LCCs overtake TAROM in Romanian seat share

LCCs have gained a firm foothold in the Romanian market and have gradually eroded TAROM’s market share. Hungary-based Wizz Air is now the largest capacity provider in Romania with roughly 76,000 weekly seats whereas the country’s flag carrier offers some 58,000 seats per week. Blue Air Transport, a Romanian LCC, deploys almost 42,000 weekly seats.

Wizz Air is also Romania’s largest airline in terms of passenger numbers. The LCC increased boardings in 2011 by 23% to 2.7 million while TAROM’s enplanements remained stable year-on-year at 2.2 million. Wizz Air has 10 180-seat A320 aircraft operating from four bases in RomaniaBucharest, Cluj-Napoca, Timisoara and Tirgu Mures. Six of these aircraft are stationed at Bucharest Airport.

Romania system capacity share by carrier (% of seats):  23-Jul-2012 to 29-Jul-2012

The inroad of LCCs into TAROM’s market is even more pronounced on international routes. Wizz Air has a 29% share of seat capacity on international routes and TAROM just 16%, according to schedules in Innovata for the week 23-Jul-2012 to 29-Jul-2012. Blue Air holds a 15% share of weekly seat capacity. 

TAROM operates on a network spanning 36 non-stop passenger destinations, comprised of 10 domestic airports and 26 international gateways.  It does not operate any long-haul routes (it ended service on its last long-haul route to New York, which was operated with an A310, in 2003). About 61% of its weekly seat capacity is deployed on routes to/from Western Europe, 26% on routes to/from Central and Eastern Europe and 13% to the Middle East and North Africa – where it serves Amman, Beirut, Dubai International, Tel Aviv and Cairo.

Tel Aviv is TAROM's second largest route after Paris. Romania-Israel is a big local market and TAROM also offers a one-stop product for passengers heading between Europe and Israel or neighbouring Jordan and Lebanon. TAROM's transit traffic has benefited from the demise of Malev as TAROM has added capacity in Budapest to fill some of the void left by Malev in the local Hungary-Romania market as well as in the broader Eastern/Central Europe market.  

TAROM international capacity by region (seats per week): 23-Jul-2012 to 29-Jul-2012

Domestic routes are a pocket of relief for TAROM

No-frills operators have not yet invaded the Romanian domestic market, owing to the small size of most routes. TAROM operates it domestic network with ATR equipment (seven 50-seat ATR 42-500s and two larger 68-seat 72-500s), and Ms Bordea said the small-capacity regional aircraft are well-suited for these operations.

TAROM has a very comfortable 75% share of domestic capacity in terms of seats, according to schedules in Innovata. Blue Air is trying to enter the market but has only an 8% capacity share whereas Carpatair, which is moving from a FSC to a more hybrid model, is concentrating most of its activity at Timisoara Airport where TAROM historically has not been a large player.

See related article: Romania’s Carpatair is feeling the inroads of LCCs in its regional market

According to Innovata data, TAROM is the sole operator on nine of its ten largest domestic routes from its main hub at Bucharest Henri Coanda International Airport (also known as Otopeni Airport). It competes with Carpatair on only route, to Timisoara.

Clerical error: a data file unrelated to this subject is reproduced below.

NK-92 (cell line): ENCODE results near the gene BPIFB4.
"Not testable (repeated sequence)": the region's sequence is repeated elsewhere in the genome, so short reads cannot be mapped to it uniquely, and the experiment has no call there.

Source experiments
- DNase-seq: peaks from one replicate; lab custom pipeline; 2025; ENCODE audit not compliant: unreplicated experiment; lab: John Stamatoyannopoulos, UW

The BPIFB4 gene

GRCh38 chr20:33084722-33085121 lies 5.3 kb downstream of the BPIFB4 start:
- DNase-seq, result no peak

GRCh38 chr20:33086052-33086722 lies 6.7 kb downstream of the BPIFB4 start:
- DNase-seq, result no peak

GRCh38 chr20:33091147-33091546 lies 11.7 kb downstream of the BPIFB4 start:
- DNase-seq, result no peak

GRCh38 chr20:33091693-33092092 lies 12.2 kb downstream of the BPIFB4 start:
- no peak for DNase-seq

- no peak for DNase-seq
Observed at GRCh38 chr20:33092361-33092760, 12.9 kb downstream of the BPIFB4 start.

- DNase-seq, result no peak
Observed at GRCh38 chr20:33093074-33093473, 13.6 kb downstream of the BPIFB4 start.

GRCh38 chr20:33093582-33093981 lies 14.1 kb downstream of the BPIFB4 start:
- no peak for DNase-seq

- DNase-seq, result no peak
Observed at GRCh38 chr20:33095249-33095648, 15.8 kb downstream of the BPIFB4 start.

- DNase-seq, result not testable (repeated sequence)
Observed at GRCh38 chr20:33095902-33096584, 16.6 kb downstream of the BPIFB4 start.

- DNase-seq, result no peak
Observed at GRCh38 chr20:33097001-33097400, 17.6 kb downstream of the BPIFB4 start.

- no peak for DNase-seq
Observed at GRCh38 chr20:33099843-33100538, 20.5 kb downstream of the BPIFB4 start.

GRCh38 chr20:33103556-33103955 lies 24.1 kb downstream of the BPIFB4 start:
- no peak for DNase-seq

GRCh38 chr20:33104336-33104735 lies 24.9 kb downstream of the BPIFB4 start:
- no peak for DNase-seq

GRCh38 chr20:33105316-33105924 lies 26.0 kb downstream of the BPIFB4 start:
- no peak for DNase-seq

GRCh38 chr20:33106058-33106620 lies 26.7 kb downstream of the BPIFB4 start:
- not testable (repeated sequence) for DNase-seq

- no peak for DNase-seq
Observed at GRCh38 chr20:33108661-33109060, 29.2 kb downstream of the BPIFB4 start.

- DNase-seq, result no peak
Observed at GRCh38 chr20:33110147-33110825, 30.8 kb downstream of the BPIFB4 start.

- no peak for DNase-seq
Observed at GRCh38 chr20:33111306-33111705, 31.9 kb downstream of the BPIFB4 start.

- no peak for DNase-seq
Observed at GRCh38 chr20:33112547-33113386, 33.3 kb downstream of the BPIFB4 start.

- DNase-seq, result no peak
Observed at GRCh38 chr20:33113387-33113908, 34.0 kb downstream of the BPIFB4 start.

TAROM’s strong position on the domestic market is a welcome relief against the relentless competition it faces on international routes. But the market is limited and the airline deploys only 26% of its weekly seat capacity on domestic routes versus 74% on international routes.

Romania domestic capacity share by carrier (% of seats):  23-Jul-2012 to 29-Jul-2012

Romanian Government lends TAROM a helping hand at its Bucharest base  

TAROM operates from four bases in Romania, but Otopeni is its main base where it deploys about 56,300 seats per week according to schedules in Innovata. The other operating bases are at the regional airports of Cluj Napoca, Timisoara and Iasi near the east border of the country. TAROM flies just 5,300 seats in/out of Cluj Napoca Airport and approximately 3,600 seats at Timisoara. Wizz Air has bases at Cluj and Timisoara, although Timisoara remains, at least for now, Carpatair territory.

TAROM is still the largest airline at Bucharest Henri Coanda International Airport with about a 27% share of weekly seat capacity and a 38% share of flight movements, ahead of its main competitor Wizz Air which has a 21% share of seat capacity and a 15% share of flight movements. However, TAROM’s market share is exceptionally weak for a national carrier at its home airport.

The airline competes head-to-head with both Wizz Air and Blue Air on five of its 10 largest international routes in terms of seat capacity. TAROM’s presently operates to 36 gateways from Otopeni and Wizz Air to 24, according to schedules in Innovata.

TAROM top 10 international routes based on capacity (seats per week): 23-Jul-2012 to 29-Jul-2012

Competition on TAROM’s top 10 international routes: 23-Jul-2012 to 29-Jul-2012

City pair



TAROM/Air France/ Wizz Air (BVA)/Blue Air (BVA)




TAROM/British Airways/Wizz Air (LTN)/ Blue Air (LTN)


TAROM/Turkish Airlines/ Pegasus (SAW)


TAROM/Austrian   Airlines/ NIKI




TAROM/Wizz Air/ Blue Air


TAROM/Wizz Air (CRL)/ Blue Air


TAROM/Alitalia/Blue Air/ Wizz Air (CRL)



Wizz Air and most other LCCs operating to the Romanian capital such as Blue Air and Germanwings used to operate from Bucharest Aurel Vlaicu Airport (Baneasa) Airport, the city’s secondary and much cheaper airport, but the airport was closed for commercial traffic on 25-Mar-2012. The budget carriers were forced to relocate their operations to Bucharest Henri Coanda and pay higher airport charges, on par with the charges paid by FSCs.

TAROM faces huge challenges in reversing its fortunes

The forced move to Otopeni has resulted in Wizz Air increasing its air fares; however, even with higher airport charges and taxes LCCs have a lower cost structure. TAROM’s Ms Bordea enthusiastically argues that the Malev scenario will not apply to TAROM because it has the capability to quickly adapt, but thus far the carrier has not yet proven its ability to persevere.

TAROM became a full member of SkyTeam in 2010 but management is only now looking to unlock the real potential of being an alliance member. The airline has failed to recognize the new operating environment in Europe. It still operates a full service concept, including a business class, despite the short stage length of its route network and the reality that LCCs now operate on most of its international routes. TAROM faces multiple challenges including government interference, a high cost structure, an inefficient fleet and the lack of a market to sustain its FSC operation. It will be a daunting task to tackle all these deficiencies.